This is where things start to get complicated, because fats and cholesterol are neither inherently good nor bad — there’s lots of complexity within this category and many varying opinions. For the purposes of this post intended to cover the basics, there are just a few key takeaways. Firstly, you want to avoid trans fat entirely. Despite these fats being essentially banned in the U.S. in 2020, you still may come across small amounts, in processed foods especially. Aside from this, I don’t feel there are any serious red flags in the fats category. As we’ve spoken about before, increased dietary cholesterol does not lead to elevated blood cholesterol, and thus you should not be scared out of eating eggs, one of the most nutritious foods available. When it comes to saturated vs. unsaturated fats, you’ll find that many healthier foods (olive oil, avocados, etc.) have more unsaturated fats. This is generally a good sign, but I will say that saturated fats do not appear to be the villain they have often been made out to be. As we’ll talk about with carbohydrates in the next category, it’s really the source and quality of these fats that makes all the difference.


4. Carbohydrates and fiber


I’m not as strict on carbohydrates as some people, but I do try to limit them somewhat. Even more important to me is the quality of the carbohydrates I’m eating, and this can be difficult to judge from the nutrition label (hence the placement down at #4 on this list). I’m generally not too concerned with carbohydrates from fruits and vegetables, although it’s possible to go overboard. The main thing you want to limit (or even avoid entirely) is refined carbohydrates. Things like white rice, white bread, and other highly processed carbohydrates are stripped of nutrients and fiber, making them essentially sugar in hiding. You can’t necessarily tell this from the nutrition label alone, although a high carb food with no fiber is certainly a red flag you can pick up on.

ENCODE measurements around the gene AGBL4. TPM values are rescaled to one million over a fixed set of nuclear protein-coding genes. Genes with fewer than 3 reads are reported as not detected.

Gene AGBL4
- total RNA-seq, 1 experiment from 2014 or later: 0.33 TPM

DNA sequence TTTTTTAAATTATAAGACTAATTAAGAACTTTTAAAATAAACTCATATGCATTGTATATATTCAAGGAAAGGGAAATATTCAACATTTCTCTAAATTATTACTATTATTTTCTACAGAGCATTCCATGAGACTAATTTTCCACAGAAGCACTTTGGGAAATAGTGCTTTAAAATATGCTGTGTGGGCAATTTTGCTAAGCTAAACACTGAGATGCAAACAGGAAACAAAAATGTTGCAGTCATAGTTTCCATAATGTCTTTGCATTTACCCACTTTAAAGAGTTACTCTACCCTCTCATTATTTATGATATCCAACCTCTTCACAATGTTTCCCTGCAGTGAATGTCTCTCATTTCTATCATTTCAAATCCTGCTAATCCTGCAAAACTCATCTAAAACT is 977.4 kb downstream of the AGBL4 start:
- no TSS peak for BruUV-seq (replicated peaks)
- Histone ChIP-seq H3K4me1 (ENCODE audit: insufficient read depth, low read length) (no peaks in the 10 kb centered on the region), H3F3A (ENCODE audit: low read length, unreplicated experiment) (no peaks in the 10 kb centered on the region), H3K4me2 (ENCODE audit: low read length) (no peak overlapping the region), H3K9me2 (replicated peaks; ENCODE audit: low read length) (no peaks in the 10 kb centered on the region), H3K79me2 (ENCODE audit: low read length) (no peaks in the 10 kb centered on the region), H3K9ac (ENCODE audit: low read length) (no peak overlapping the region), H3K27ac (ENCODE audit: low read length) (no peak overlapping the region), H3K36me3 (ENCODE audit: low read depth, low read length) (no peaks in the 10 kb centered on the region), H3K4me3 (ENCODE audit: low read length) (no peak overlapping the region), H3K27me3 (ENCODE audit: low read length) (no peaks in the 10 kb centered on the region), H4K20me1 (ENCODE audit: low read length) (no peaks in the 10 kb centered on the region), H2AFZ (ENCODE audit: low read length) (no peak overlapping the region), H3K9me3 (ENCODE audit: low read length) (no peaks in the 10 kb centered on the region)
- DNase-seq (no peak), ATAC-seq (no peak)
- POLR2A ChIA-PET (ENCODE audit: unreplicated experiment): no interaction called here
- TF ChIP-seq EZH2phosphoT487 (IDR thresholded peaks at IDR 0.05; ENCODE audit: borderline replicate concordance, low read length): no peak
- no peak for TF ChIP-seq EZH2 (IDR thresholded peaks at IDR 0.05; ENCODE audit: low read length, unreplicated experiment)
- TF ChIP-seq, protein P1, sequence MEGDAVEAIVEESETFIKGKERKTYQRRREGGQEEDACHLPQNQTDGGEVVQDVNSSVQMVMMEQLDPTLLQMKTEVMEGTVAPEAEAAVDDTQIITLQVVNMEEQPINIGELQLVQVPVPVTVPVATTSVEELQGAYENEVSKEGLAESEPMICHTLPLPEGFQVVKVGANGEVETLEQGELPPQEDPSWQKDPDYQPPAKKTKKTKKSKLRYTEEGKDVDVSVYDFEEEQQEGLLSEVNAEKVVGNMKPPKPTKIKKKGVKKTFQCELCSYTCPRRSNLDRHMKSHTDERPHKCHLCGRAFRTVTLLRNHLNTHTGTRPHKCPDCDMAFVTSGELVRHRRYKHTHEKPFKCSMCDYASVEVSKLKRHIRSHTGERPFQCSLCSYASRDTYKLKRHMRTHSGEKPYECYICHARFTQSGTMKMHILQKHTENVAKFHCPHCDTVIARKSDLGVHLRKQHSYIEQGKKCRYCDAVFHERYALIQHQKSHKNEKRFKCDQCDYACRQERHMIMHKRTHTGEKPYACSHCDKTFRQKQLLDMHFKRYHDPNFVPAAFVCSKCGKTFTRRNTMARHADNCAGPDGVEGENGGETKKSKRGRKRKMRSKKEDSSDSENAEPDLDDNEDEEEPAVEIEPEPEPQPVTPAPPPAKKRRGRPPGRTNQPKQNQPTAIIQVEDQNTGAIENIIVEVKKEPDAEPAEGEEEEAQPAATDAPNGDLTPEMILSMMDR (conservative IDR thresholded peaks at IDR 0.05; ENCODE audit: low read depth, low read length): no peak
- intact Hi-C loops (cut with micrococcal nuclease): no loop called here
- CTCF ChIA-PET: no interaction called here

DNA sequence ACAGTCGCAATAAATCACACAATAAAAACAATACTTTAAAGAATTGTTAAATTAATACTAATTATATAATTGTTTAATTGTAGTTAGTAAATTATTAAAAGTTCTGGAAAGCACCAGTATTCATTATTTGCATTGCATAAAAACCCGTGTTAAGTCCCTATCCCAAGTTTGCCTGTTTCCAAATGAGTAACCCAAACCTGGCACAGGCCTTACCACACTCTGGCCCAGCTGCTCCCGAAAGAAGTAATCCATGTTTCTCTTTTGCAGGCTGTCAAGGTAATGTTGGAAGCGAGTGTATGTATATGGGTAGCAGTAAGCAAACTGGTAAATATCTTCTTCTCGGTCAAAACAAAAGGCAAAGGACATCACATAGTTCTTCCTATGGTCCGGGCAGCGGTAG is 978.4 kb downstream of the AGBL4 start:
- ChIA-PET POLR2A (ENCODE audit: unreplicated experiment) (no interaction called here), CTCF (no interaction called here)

5. Sodium


This is an area where I’ve actually become less strict than I formerly was. It’s still important to take a look at sodium on a nutrition label, but its importance is higher for those with concerns about high blood pressure or those with some level of kidney dysfunction. In these people, it’s probably a good idea to take the daily value listed on the label literally, and to not exceed more than 100% of the recommended daily sodium intake. For the rest of us that are fortunate enough to be free from these concerns, it’s okay (and some would argue even better) to exceed the daily recommended value a bit. Nevertheless, I’ve noted that sodium can sometimes be a proxy for the quality of the food. You should always be a bit suspicious if a single serving of a food has more than 30% of the recommended daily sodium amount. It doesn’t mean you absolutely must avoid it, but it can be a hint that something is highly processed and you might want to think twice before consuming.


6. Ingredients


The last step I’ll touch on here really is more advanced, and doesn’t belong in a post about the basics. That being said, even people with no nutritional science background can sometimes identify a scary-looking ingredients list from a benign one. To start, all I would say is that you should take a brief glance at the ingredients list and judge it for yourself. Take pasta sauce for example. Even without training, one can appreciate that an item with five natural ingredients (tomatoes, olive oil, garlic, onion, oregano) is probably healthier than an item with thirty ingredients, the majority of which are chemicals you’ve never heard of.


By adapting even a few of these six steps for reading nutrition labels, you’ll be a much more competent shopper and will be able to avoid the foods that commonly get in the way of people’s health and longevity goals. These are just the basics, and we’ll revisit this topic in the future, but know that the majority of the benefit actually comes from this first step — making the transition from ignoring nutrition labels entirely to scrutinizing them in a couple key areas.